“We urge President Atifete Jahjaga to refuse to promulgate the new criminal code and to return it to the national assembly for changes that bring it into line with international standards. The president needs to make clear that she does not want any part in this kind of behaviour, which threatens journalists.” We also call for the intervention of European experts to help rewrite the controversial articles and we hope the European Union will undertake to ensure that media freedom is respected and to protect journalists in Kosovo.”

Reporters, editors, photographers and cameramen from various local media gathered outside the national assembly yesterday to protest against the new provisions, which would probably have the effect of gagging the media and reviving self-censorship. A demonstration of this kind by media personnel has not been seen since the late 1990s.

Articles 37 and 38 of the new criminal code are the source of the controversy. Under article 37, a journalist can be the target of a criminal prosecution for an offence “carried out throughout media.” It says “the author of the information bears penal responsibility if a criminal offence has been carried out throughout the publication of the information in a newspaper or in other forms of regular print publication, or on radio, television, on the Internet or via other media.”

The lack of precise definition of what is meant by “offence” leaves considerable room for interpretation and could result in many abuses by the authorities, especially as regards defamation.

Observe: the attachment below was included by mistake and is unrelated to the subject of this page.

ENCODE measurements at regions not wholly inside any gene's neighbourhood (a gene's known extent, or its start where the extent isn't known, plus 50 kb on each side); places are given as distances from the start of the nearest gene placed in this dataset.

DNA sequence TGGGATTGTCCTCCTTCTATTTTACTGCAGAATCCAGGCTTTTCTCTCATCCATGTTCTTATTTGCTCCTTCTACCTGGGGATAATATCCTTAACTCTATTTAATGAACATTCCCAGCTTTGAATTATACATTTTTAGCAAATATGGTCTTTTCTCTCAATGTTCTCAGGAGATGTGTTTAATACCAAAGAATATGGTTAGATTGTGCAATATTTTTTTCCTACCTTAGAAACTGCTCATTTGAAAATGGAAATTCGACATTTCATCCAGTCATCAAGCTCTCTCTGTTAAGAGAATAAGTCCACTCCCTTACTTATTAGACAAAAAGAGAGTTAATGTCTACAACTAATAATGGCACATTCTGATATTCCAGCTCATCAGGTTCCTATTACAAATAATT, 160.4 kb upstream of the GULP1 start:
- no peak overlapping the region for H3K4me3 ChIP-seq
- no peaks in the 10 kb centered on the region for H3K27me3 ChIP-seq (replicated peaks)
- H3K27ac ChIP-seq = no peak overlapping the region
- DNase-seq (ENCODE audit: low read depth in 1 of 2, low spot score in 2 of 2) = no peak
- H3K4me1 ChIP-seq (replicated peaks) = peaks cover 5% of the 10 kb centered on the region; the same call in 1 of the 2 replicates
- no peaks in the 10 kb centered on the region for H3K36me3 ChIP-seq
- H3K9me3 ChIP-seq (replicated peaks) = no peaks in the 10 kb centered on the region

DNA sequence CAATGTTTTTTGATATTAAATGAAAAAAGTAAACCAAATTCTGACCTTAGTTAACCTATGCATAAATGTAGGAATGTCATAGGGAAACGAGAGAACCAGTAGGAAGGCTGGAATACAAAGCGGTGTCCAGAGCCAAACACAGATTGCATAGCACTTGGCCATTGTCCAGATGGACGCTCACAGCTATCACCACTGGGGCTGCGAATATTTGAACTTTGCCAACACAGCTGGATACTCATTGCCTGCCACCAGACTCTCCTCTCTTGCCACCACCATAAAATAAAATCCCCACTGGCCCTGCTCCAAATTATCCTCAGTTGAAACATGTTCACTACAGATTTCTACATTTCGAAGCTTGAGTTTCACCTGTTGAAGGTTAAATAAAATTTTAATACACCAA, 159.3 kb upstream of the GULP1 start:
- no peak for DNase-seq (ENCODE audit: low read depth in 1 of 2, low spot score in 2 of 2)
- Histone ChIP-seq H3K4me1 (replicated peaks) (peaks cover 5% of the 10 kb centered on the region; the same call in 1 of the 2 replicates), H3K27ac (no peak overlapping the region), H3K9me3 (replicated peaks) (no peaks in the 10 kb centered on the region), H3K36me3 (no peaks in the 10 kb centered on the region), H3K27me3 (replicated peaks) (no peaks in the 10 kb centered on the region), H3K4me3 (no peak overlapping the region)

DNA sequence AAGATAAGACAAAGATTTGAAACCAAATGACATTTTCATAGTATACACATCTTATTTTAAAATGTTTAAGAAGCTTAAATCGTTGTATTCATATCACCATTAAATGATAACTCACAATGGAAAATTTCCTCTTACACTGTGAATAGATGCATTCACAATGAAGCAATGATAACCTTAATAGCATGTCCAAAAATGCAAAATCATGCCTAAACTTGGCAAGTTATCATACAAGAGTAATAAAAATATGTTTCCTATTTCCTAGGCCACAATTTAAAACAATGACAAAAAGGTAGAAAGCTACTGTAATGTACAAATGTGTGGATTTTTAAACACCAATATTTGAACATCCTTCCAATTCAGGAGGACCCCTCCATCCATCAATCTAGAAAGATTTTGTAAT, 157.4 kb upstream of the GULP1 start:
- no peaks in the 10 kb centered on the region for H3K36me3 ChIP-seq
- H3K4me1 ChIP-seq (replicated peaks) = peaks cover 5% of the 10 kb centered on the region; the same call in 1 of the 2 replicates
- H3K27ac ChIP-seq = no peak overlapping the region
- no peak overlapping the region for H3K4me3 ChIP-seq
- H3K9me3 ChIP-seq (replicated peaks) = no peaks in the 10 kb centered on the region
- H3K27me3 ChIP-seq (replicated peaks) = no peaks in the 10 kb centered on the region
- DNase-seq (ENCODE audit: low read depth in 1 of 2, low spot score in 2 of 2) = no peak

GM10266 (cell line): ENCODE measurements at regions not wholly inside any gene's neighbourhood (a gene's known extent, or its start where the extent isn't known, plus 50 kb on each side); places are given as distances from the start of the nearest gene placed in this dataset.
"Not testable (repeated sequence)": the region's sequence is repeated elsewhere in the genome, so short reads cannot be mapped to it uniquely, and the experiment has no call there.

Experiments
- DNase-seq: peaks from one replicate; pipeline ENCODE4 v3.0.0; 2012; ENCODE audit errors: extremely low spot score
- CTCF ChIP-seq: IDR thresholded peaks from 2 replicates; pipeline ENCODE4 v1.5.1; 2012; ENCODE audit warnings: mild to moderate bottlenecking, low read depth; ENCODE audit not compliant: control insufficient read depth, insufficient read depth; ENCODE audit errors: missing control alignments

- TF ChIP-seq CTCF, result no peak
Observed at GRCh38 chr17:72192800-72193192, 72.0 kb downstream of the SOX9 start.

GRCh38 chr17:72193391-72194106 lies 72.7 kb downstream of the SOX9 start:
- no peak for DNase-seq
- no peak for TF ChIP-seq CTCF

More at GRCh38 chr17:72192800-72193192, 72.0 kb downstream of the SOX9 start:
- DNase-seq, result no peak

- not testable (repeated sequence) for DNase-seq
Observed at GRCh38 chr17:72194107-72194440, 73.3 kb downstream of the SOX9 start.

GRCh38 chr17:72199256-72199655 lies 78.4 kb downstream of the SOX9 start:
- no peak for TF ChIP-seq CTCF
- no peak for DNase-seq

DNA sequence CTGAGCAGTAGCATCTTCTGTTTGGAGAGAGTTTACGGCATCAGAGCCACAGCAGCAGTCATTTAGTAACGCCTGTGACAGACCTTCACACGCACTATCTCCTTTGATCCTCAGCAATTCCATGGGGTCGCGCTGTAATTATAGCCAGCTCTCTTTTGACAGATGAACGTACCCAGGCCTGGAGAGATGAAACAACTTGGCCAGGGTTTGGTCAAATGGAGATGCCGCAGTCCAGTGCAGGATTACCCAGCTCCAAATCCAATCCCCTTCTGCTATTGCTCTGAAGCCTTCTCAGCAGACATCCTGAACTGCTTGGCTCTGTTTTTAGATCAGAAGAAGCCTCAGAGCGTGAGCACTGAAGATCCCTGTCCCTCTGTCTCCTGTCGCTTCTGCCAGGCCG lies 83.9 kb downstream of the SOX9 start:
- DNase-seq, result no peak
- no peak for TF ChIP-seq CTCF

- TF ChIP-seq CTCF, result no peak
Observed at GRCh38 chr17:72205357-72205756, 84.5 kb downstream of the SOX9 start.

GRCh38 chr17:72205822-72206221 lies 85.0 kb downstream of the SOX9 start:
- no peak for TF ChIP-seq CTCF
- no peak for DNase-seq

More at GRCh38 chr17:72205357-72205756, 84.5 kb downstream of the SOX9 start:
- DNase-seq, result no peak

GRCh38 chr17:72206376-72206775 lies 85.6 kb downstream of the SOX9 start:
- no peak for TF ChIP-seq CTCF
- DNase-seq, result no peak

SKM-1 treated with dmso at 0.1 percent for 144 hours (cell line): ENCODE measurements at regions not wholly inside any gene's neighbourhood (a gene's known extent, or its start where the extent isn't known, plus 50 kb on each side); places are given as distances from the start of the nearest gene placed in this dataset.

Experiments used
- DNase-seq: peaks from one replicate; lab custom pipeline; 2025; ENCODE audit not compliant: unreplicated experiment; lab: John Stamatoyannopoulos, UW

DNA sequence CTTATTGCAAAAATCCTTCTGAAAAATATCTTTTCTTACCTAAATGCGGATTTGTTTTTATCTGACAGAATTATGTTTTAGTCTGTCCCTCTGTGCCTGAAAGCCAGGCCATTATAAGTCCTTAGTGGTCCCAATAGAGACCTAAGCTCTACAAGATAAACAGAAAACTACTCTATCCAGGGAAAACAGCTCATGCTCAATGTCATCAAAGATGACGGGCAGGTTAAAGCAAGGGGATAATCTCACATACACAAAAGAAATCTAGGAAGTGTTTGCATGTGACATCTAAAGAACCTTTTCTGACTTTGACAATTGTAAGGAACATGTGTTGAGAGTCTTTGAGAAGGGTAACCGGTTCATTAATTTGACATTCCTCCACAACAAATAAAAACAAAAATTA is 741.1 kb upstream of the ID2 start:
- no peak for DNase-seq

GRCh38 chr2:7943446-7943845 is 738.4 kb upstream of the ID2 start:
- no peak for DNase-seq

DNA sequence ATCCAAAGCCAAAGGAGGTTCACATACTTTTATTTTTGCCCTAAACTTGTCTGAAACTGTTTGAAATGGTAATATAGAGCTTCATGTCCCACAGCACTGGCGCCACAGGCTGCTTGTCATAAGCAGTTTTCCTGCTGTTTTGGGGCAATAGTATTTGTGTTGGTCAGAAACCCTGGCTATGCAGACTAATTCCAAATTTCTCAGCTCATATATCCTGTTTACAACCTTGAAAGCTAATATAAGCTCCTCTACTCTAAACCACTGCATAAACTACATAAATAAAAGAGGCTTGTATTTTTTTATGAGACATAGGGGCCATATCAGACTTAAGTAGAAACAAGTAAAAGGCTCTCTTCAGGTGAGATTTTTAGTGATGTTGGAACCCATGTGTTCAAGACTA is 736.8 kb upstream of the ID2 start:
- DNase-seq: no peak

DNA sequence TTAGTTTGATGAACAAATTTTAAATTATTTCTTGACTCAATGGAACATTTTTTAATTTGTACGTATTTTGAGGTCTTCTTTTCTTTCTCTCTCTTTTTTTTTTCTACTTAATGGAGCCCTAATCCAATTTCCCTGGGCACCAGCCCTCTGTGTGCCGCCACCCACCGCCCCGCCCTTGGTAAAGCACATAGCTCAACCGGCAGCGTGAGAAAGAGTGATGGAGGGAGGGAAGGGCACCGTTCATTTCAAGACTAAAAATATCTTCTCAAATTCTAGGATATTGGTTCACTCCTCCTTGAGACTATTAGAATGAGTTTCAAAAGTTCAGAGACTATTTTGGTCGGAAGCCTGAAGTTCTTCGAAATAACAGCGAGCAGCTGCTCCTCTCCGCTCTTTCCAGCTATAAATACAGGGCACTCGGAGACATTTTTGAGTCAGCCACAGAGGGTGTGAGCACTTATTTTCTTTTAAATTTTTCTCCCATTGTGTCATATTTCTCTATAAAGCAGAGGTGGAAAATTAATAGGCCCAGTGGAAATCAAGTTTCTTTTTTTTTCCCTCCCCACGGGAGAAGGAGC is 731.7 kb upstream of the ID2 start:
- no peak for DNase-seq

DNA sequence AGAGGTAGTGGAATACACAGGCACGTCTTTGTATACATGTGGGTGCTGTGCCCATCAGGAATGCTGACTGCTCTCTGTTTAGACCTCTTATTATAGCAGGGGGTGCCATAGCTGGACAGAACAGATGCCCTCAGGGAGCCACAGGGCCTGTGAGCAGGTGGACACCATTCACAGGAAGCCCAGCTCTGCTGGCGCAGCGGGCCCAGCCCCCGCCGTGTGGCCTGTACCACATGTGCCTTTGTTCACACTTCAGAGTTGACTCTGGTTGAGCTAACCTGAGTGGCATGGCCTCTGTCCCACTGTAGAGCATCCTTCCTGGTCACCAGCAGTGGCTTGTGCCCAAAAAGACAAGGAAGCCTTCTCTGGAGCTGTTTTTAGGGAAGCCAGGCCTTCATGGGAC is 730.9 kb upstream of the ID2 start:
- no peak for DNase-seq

Until now, defamation has been the subject of civil actions only, not of criminal prosecutions. Under the new provisions, journalists who do investigative reporting on corruption abuse of authority or leading politicians would be exposed to the threat of jail terms. Aside from the actual penalty, this article considerably reduces the journalist’s room for manoeuvre, encouraging self-censorship or even censorship and much more editorial control by media owners.

Article 38 says journalists would be held “criminally responsible” in cases in which they refused to reveal their sources in order to prevent “an attack that consists of an unavoidable threat against the life or personal integrity” or to prevent “a criminal act punishable by a prison sentence of at least three years.”

The application of this article would also jeopardize investigative journalism, which is already limited in Kosovo, and would considerably reinforce the monopoly of the pro-government media and government propaganda.

This is a difficult time for the Kosovar press and if the new criminal code is not withdrawn, it will lead to more harassment of the media, which the international community would presumably not welcome. Kosovo is ranked 87th out of 179 countries in the Reporters Without Borders press freedom index.